How are smaller theater companies doing in this recession?

The economic storm has blown countless businesses out of the water.

In every town, a portion of the restaurants and shops has simply shuttered, and even successful services are being cut back. If straightforward commerce is doing that poorly, what's happening to the arts, which in America is not usually on the steadiest of financial footing to begin with?

We wanted to know how theater companies are doing in this climate. On a recent trip to Kansas City, we dropped by the Kansas City Repertory Theatre, which is producing a reconceived version of Stephen Sondheim and James Lapine's musical Into the Woods, to find out how theater companies in mid-size cities are faring, and what sort of things they're doing to combat lower budgets.

In a lot of ways, the Kansas City Rep is representative of many companies across America. We found out it's doing a lot better than you might think. Its artistic director, Eric Rosen, who spent more than a decade mounting theater in Chicago before moving to KC about 18 months ago, told us that in America's major cities, where space is scarcer, many fledgling outfits have had to give up the ghost.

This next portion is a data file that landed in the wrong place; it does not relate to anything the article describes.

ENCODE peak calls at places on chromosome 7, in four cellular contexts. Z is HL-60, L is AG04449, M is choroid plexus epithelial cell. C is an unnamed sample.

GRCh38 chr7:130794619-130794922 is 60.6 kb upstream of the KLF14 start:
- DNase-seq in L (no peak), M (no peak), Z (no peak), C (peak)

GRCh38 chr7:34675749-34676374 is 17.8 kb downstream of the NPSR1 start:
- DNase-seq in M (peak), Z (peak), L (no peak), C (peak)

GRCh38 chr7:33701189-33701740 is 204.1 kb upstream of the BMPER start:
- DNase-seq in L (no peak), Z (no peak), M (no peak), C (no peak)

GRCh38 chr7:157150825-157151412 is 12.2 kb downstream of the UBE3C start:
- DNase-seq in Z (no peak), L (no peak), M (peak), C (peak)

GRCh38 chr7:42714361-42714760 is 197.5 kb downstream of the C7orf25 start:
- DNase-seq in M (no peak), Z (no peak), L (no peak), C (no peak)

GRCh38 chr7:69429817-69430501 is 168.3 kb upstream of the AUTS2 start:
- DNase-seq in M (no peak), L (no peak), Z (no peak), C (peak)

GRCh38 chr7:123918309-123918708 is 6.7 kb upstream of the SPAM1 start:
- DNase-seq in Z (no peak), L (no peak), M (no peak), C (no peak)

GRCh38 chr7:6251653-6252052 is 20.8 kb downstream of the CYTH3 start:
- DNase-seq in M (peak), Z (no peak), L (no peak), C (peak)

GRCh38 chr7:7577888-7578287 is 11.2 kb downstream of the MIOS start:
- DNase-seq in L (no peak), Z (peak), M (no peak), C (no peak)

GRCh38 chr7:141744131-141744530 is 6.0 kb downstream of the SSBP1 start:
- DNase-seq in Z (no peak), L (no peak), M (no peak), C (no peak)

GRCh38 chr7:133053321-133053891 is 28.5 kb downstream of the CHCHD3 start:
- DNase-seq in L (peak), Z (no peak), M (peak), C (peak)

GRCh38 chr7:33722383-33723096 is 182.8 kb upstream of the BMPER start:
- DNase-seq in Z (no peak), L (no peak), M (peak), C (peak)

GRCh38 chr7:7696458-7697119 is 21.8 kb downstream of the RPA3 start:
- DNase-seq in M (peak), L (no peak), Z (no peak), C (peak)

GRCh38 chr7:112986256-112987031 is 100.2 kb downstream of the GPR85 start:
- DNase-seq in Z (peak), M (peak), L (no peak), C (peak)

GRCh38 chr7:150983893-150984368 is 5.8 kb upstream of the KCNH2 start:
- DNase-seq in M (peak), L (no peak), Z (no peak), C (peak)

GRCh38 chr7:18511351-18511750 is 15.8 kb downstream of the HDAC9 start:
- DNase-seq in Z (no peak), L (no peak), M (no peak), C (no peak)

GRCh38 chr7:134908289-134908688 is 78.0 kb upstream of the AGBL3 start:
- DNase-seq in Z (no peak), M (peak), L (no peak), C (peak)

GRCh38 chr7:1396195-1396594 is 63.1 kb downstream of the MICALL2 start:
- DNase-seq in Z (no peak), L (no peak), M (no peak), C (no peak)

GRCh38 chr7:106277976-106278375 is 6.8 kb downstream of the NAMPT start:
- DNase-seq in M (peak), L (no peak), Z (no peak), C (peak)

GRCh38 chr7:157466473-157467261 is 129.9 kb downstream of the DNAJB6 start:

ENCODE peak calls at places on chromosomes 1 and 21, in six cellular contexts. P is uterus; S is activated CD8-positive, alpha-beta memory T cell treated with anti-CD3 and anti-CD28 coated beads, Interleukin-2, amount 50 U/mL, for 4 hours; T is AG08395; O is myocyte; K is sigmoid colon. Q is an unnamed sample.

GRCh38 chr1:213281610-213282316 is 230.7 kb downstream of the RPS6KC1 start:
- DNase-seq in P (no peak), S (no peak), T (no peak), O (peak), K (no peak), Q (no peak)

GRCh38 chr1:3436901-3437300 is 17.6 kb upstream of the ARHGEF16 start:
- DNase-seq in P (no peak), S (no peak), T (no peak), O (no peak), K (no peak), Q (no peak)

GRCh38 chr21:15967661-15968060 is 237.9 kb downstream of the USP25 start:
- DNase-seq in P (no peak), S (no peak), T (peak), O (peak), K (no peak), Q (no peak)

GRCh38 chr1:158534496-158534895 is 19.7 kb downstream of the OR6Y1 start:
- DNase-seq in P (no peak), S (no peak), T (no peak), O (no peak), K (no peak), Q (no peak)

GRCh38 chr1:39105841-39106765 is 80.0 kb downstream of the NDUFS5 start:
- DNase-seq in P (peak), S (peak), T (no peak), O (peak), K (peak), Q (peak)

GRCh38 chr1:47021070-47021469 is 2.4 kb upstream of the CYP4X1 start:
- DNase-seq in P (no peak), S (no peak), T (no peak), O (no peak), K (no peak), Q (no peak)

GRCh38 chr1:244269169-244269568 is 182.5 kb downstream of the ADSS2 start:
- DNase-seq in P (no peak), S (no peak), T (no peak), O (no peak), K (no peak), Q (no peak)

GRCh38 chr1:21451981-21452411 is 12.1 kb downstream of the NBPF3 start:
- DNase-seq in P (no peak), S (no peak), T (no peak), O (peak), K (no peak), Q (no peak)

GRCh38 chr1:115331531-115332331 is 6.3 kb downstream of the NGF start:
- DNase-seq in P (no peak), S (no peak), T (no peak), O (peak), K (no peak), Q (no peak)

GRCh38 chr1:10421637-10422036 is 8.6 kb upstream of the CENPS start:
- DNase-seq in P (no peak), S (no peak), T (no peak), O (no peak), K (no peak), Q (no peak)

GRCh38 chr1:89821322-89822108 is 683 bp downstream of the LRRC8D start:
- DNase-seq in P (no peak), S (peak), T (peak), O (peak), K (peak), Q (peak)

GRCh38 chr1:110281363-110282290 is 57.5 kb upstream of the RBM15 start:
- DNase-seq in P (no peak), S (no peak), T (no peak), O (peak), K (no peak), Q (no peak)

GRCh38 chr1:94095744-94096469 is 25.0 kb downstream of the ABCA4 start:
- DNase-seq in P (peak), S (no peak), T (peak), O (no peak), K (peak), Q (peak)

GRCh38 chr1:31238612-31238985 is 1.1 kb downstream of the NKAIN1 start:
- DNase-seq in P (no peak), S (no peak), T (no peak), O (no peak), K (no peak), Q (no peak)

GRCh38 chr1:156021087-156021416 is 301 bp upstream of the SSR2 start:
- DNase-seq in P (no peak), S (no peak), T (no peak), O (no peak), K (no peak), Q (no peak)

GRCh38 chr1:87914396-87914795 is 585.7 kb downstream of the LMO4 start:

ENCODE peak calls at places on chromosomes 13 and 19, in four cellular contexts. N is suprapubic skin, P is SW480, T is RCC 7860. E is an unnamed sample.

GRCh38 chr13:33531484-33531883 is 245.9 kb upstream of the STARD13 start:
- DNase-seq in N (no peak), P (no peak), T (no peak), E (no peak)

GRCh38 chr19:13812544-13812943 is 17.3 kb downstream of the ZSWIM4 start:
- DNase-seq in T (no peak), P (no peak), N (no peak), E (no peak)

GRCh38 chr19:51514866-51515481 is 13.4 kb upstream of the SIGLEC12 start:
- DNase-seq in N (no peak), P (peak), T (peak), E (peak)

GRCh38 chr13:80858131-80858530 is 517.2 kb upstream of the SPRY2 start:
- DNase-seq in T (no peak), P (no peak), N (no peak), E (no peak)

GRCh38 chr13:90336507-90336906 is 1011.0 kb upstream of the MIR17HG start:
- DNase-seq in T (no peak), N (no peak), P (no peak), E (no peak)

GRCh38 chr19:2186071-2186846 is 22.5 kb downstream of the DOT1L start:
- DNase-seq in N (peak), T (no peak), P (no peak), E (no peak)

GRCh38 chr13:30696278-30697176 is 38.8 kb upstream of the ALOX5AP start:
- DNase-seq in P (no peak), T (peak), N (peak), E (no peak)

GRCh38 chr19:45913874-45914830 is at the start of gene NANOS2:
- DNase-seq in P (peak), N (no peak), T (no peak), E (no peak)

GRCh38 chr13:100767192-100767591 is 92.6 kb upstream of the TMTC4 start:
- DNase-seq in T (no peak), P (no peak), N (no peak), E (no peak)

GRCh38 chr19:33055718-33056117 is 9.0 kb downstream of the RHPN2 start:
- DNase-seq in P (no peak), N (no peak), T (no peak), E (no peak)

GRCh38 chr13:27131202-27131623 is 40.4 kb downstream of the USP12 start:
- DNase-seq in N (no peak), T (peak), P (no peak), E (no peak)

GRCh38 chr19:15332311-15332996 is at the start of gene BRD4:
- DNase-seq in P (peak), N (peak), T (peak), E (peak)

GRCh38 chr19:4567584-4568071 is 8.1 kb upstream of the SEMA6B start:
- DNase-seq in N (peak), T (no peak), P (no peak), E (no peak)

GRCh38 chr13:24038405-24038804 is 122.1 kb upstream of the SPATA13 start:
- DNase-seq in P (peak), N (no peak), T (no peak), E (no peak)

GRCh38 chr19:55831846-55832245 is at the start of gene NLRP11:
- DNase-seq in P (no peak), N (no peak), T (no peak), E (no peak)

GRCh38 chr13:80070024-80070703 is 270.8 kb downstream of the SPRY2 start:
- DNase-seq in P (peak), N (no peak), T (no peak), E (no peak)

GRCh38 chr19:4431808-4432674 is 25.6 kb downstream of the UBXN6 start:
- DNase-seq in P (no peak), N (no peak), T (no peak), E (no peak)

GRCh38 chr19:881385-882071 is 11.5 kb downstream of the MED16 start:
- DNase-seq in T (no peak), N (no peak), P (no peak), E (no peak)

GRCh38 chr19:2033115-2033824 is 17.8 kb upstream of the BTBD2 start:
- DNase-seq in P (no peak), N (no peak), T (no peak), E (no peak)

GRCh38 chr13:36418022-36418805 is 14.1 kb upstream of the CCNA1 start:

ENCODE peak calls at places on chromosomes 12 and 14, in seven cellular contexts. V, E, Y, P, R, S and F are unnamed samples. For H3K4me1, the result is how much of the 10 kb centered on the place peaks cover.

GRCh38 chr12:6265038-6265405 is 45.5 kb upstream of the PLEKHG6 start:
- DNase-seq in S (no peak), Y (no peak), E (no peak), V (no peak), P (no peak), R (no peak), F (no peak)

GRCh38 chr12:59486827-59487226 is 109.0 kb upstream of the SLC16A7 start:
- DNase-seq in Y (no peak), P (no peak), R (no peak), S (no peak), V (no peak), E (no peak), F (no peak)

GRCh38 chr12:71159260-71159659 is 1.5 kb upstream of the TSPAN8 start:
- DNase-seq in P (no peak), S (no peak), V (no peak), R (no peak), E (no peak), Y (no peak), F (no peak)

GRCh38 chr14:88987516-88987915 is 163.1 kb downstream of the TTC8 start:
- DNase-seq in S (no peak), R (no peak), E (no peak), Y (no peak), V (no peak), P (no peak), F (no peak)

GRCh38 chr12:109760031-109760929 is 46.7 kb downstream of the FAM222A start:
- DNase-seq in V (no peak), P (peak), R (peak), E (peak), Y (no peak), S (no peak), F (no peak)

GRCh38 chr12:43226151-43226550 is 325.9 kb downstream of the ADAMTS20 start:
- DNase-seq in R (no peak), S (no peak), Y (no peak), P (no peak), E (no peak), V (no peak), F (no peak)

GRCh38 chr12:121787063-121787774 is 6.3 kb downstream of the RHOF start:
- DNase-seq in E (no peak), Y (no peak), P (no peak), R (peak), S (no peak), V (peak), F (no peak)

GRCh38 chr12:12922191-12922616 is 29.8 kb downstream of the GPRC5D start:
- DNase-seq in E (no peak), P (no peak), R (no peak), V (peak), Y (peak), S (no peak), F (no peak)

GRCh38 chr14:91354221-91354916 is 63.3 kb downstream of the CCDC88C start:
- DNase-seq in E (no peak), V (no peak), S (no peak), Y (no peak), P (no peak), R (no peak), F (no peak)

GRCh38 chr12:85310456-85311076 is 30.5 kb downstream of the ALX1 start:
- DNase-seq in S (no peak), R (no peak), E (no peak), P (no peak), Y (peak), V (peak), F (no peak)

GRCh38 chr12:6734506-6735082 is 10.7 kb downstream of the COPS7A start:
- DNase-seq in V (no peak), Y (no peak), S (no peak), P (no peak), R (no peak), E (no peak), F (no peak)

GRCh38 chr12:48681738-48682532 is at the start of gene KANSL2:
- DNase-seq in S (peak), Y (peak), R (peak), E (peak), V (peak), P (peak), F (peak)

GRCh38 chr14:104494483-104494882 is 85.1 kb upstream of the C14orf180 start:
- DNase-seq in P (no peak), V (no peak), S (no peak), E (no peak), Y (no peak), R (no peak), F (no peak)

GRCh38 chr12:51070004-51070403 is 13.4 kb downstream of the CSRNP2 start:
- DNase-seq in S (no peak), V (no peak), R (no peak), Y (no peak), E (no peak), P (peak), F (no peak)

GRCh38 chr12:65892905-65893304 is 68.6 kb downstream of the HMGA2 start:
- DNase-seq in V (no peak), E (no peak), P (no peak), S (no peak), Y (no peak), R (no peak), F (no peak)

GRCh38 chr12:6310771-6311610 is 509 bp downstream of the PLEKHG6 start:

But in mid-size cities such as Kansas City, where the real estate boom was milder than in the big cities, the pressure isn't killing off companies as quickly, and what's more, the populations are more protective of the fewer artistic outlets they have.In fact, Rosen says, the income for his budget has grown despite the downtown.

How are they managing that? In part, through some creative fund-raising methods, including a program -- borrowed from the world of resident symphonies -- in which donors "adopt" visiting artists. In an effort to up their game, they're also bringing in marquee talent from places such as Chicago and New York, where opportunities have been thinning and producers are less willing to try something risky. The Rep, for example, secured Moisés Kaufman, the Tony-nominated writer and director of Jane Fonda's recent Broadway play 33 Variations and an organizer of the Great Depression-inspired 140-theater Laramie Project event (which he talks about with WalletPop at this link), to re-invent the popular musical Into the Woods.

This Christmas, the rep will angle again for a wider audience by replacing its annual A Christmas Carol event with a new holiday show: a musical version of the popular movie A Christmas Story that, if it catches on, has a chance of being produced nationally, upping both the reputation and the bottom line of the company.

The arts are hardly booming, and they depend, as they have for years in this country, on the assistance of grants and donors. But the report from the Heartland isn't as dire as it might seem when you take consider the empty storefronts in places like New York or Los Angeles.

We talked to Rosen and Kaufman about what's happening to theater artists who are feeling squeezed by the times.
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